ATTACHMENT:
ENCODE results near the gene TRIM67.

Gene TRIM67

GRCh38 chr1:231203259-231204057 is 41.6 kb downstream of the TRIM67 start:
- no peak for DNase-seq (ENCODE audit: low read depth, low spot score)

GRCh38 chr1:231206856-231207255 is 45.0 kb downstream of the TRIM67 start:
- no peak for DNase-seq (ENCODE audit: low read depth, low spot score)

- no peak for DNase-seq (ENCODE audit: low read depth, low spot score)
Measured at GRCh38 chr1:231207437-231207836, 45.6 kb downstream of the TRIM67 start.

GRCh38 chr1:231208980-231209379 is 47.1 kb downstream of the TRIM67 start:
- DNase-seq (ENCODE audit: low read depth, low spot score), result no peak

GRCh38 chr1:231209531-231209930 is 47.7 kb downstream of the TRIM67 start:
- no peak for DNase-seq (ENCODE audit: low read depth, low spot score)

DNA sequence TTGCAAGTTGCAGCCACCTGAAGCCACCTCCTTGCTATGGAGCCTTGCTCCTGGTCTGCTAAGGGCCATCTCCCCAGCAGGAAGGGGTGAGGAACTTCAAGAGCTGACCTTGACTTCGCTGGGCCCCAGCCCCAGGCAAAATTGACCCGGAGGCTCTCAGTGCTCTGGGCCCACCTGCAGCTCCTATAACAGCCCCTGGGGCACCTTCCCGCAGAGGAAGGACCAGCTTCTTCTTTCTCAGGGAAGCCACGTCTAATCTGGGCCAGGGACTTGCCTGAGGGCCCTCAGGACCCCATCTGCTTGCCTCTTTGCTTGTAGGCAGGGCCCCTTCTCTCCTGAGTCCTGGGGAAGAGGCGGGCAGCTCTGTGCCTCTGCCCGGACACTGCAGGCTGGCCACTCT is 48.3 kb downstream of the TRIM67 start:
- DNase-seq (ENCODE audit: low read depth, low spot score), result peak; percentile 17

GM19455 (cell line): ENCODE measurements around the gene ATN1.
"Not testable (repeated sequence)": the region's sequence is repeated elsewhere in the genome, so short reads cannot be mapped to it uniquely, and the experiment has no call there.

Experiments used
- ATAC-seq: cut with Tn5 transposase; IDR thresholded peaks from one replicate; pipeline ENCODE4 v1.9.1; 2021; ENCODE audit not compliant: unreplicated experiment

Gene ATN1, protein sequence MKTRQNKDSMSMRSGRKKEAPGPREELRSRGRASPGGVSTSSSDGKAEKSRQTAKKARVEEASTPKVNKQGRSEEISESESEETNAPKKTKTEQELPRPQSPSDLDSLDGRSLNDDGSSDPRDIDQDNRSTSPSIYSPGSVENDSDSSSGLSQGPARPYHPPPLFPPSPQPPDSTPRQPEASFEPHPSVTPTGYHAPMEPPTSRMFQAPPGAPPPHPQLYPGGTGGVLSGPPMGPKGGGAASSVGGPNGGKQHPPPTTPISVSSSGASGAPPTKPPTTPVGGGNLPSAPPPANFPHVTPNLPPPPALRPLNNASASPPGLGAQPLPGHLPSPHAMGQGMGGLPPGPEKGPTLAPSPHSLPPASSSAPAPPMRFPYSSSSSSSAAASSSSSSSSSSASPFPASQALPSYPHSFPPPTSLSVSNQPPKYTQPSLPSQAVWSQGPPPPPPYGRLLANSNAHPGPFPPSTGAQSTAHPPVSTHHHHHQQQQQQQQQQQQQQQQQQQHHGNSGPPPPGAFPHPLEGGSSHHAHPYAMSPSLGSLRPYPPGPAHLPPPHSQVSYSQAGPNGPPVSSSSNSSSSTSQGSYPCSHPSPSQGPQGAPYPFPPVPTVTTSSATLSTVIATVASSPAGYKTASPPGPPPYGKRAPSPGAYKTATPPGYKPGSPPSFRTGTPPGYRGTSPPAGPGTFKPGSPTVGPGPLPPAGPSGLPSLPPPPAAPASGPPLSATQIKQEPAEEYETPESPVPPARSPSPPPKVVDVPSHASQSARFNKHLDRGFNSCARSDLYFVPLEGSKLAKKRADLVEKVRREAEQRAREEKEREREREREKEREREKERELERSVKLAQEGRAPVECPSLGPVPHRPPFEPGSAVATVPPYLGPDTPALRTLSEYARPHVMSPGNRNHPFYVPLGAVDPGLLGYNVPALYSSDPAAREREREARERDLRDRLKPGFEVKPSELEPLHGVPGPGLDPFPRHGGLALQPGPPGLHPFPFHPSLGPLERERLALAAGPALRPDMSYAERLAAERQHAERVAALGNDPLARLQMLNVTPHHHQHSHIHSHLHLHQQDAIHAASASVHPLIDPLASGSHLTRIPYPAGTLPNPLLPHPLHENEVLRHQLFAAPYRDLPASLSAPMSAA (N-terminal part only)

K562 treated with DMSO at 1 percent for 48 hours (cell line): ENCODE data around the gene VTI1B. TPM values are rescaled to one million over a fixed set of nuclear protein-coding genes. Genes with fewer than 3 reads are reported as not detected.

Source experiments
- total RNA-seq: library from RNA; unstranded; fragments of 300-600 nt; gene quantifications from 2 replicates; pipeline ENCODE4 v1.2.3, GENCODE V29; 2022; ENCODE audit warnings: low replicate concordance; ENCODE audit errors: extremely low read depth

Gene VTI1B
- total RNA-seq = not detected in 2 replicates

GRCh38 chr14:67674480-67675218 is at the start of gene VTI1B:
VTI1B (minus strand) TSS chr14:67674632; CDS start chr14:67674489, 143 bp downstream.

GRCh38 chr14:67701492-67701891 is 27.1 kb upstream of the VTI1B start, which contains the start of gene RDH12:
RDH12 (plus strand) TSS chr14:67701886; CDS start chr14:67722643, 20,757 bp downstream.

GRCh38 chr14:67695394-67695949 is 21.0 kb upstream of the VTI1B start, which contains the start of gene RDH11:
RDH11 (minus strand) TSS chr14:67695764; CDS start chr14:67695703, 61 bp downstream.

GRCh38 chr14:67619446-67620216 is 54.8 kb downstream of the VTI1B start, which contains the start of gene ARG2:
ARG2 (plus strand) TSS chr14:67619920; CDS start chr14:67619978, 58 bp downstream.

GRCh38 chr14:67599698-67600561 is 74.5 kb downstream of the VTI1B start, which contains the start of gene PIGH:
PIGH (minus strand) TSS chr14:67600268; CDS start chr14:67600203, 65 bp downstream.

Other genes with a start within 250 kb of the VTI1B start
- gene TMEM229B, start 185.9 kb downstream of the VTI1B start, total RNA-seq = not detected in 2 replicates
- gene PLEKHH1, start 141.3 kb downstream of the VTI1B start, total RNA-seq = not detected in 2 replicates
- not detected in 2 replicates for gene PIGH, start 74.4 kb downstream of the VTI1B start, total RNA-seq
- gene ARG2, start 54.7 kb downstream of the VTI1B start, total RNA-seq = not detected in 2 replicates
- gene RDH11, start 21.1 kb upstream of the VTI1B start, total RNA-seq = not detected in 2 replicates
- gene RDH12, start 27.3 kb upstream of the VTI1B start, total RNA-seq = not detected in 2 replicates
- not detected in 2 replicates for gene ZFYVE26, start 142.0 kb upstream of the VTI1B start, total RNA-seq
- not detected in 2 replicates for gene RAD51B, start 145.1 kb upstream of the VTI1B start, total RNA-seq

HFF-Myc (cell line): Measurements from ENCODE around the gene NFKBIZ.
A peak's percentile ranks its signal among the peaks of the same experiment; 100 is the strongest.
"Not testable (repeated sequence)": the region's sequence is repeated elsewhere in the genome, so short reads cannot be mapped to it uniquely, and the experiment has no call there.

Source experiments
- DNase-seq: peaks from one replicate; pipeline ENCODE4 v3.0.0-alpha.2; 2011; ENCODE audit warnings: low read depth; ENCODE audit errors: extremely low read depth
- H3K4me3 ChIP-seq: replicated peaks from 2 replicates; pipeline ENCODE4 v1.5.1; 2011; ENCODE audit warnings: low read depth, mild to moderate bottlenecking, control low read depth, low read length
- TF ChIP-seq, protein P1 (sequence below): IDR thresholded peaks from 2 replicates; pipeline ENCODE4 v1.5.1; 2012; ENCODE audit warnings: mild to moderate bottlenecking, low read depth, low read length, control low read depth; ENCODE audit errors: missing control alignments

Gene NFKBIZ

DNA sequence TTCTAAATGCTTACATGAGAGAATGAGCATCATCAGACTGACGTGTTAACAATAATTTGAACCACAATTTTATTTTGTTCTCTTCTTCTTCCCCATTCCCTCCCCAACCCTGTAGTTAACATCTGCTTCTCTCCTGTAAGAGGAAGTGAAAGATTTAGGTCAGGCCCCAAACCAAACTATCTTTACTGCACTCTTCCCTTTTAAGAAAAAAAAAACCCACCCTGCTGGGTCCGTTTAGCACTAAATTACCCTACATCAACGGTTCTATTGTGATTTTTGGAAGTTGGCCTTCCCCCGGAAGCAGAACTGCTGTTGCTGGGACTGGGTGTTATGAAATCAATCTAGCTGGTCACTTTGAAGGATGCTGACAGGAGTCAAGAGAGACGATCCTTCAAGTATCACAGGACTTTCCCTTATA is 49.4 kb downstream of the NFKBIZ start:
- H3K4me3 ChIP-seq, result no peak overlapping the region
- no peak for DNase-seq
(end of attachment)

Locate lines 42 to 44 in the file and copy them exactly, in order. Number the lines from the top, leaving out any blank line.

- not detected in 2 replicates for gene ZFYVE26, start 142.0 kb upstream of the VTI1B start, total RNA-seq
- not detected in 2 replicates for gene RAD51B, start 145.1 kb upstream of the VTI1B start, total RNA-seq

HFF-Myc (cell line): Measurements from ENCODE around the gene NFKBIZ.